And there was too much hypocrisy on the part of the preachers and their staff members. Getting someone in trouble for obeying God is not something I consider to be the church's purpose.

This is not to say that I do not love the Lord. It is to say that I do not love church as usual. I love Christ supremely, but the way that some people demand I worship Him, is way off-base.

M Paul
07-03-2006, 08:57 PM
The Protestant congegational church structure is not based on Scripture but human tradition--that is the problem. The Barna research group predicts that in the near future 50% of all Christians will leave the congregational church for the house church. And yes, George Barna himself has decided to become one of us.

In the house chuch movement, we uphold that when the biblical model of church is practiced, the community experience becomes relevant.

Here is how I set forth succinctly why we believe the house church/whole church is the true biblical model. If church has become irrelevant for you, give this a try.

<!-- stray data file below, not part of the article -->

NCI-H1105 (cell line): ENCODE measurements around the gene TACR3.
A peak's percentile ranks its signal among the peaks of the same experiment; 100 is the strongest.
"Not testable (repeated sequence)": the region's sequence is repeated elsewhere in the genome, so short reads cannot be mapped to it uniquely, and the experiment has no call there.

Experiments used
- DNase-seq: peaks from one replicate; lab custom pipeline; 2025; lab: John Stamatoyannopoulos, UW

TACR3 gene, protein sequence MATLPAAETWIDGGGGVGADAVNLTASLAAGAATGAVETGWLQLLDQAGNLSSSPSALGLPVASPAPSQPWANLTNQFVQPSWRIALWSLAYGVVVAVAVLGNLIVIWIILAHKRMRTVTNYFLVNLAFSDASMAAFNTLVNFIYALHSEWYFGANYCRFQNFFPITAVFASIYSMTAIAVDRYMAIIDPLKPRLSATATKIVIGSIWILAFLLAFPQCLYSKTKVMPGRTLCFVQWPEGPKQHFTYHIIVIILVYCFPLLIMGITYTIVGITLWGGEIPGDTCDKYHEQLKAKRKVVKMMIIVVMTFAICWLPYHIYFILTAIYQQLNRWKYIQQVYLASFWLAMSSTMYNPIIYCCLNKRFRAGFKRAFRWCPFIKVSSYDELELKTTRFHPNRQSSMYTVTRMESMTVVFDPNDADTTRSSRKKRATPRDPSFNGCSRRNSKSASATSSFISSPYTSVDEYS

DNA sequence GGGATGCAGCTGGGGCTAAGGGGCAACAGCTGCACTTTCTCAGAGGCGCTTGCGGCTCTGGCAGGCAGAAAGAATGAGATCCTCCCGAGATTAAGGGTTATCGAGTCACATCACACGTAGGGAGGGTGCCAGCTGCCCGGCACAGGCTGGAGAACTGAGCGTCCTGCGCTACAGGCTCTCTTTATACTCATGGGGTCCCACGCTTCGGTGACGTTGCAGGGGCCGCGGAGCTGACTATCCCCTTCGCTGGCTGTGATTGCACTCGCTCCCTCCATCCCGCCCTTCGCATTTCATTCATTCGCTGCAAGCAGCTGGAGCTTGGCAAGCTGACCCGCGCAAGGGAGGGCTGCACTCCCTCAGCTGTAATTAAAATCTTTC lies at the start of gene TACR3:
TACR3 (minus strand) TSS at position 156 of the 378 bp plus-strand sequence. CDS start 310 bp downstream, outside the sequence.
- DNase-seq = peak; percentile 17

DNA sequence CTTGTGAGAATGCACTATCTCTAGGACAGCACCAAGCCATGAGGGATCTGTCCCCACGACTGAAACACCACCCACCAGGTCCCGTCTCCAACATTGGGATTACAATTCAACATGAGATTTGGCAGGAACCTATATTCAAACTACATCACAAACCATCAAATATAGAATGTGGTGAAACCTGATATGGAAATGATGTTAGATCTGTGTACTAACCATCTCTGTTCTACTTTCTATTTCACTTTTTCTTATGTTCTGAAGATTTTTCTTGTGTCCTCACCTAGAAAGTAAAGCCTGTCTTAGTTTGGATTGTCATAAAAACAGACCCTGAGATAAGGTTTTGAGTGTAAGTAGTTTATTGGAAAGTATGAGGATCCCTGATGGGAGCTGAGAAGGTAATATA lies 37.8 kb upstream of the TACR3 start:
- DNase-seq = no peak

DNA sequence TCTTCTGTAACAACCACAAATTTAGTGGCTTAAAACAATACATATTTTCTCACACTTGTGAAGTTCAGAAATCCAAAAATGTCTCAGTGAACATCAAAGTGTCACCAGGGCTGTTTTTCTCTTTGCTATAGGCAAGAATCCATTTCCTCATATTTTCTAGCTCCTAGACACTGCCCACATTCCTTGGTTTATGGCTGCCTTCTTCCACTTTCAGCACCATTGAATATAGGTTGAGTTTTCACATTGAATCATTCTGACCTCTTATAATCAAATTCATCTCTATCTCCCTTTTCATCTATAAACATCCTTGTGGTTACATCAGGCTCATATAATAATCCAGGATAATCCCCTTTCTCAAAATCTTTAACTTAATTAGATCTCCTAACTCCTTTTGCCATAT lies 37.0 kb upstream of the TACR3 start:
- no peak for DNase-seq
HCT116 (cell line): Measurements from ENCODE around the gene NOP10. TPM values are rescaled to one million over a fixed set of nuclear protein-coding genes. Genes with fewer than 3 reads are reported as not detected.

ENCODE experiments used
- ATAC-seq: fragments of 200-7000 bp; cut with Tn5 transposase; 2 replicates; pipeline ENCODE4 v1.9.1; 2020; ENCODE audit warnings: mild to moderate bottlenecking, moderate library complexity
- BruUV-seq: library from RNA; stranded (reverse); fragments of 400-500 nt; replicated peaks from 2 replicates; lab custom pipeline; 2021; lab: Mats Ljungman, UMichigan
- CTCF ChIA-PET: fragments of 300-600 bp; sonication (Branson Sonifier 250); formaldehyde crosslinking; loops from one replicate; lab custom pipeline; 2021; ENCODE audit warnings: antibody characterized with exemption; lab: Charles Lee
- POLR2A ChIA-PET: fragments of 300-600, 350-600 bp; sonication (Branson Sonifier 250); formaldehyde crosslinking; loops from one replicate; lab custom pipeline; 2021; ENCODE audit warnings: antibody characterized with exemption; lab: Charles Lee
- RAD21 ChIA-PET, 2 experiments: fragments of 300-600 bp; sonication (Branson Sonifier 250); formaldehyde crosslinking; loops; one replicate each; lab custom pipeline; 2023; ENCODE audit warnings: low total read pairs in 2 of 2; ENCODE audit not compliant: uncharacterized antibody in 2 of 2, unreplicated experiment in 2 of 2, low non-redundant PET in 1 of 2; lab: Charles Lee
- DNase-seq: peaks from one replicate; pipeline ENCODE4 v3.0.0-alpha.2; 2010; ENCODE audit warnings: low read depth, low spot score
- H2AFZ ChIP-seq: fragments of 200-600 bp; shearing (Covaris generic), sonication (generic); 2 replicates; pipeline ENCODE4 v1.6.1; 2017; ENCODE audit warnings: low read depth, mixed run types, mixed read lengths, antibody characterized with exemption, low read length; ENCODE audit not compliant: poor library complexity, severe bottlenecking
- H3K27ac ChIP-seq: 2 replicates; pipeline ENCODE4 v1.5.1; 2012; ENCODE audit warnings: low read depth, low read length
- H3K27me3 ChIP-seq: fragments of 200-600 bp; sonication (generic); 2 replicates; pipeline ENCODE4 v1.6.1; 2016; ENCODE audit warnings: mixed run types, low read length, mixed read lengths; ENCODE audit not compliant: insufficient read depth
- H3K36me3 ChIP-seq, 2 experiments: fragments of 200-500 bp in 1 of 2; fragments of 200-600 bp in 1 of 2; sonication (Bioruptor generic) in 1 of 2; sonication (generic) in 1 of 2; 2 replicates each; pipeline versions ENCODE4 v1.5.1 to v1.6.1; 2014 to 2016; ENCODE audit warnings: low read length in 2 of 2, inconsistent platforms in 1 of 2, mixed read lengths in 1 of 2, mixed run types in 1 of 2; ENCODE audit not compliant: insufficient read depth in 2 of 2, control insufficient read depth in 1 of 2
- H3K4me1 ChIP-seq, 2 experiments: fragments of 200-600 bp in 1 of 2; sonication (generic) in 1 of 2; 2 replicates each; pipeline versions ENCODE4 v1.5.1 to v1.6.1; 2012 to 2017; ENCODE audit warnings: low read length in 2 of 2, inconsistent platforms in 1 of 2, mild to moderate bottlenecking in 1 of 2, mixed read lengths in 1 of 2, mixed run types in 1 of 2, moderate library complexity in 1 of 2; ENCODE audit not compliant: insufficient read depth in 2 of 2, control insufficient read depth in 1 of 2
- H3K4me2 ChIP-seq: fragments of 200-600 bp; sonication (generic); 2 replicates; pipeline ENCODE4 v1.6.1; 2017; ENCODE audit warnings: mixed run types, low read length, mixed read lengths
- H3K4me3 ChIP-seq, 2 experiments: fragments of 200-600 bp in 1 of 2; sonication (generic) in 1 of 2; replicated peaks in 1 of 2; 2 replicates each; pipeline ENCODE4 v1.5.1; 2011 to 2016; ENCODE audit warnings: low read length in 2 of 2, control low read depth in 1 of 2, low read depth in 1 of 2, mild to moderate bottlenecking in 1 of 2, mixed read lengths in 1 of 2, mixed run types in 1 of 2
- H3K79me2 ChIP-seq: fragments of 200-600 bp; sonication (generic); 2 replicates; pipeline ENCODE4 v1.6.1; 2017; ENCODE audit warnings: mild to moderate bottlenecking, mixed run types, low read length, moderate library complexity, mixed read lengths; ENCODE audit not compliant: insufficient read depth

http://www.loveofchrist.info/church/noninstitutional.html

M Paul

Bigbunny
07-05-2006, 09:42 PM
I have to confess there are times when I have been bored. I think traditional church services have become formulaic in their approach (15 mins of worship, 5 mins announcements, 20 mins sermon.) I mean, YAWN. I want to be like the early church, when they went house to house daily and broke bread, or when they hung out in the Upper Room waiting for God to arrive. How awesome!

Right now we are attending a non-trad church that's more of a "ministry center" and there's no script to follow, except a general outline of a sermon. I LOVE GOD, and it's so awesome when He shows up, and His anointing is strong, and He moves in His people. When the glory comes, and the Holy Spirit moves, there's no better place to be than in church. That's how I think church should be.

Rachael
07-06-2006, 03:14 AM
I'm not burnt out on church, per se, but I am a bit sick of all the showy stuff. I want to get into a Presbyterian church or something where they're not like, "Oh, let's just praise God!" I mean, that's good, but I feel like I'm never going to be as good a Christian as the people around me who are 'professional' worshippers because they know the right way to raise their hands and worship. I don't know how to worship, but I DO know how to hold a hymn book. I just want to 'get back to basics' with God for a while.

sassandgroove
07-08-2006, 12:42 AM
Okay... Well I grew up in church. My parents are both ministers. In college I went to church. I am familiar with church. I also don't go right now.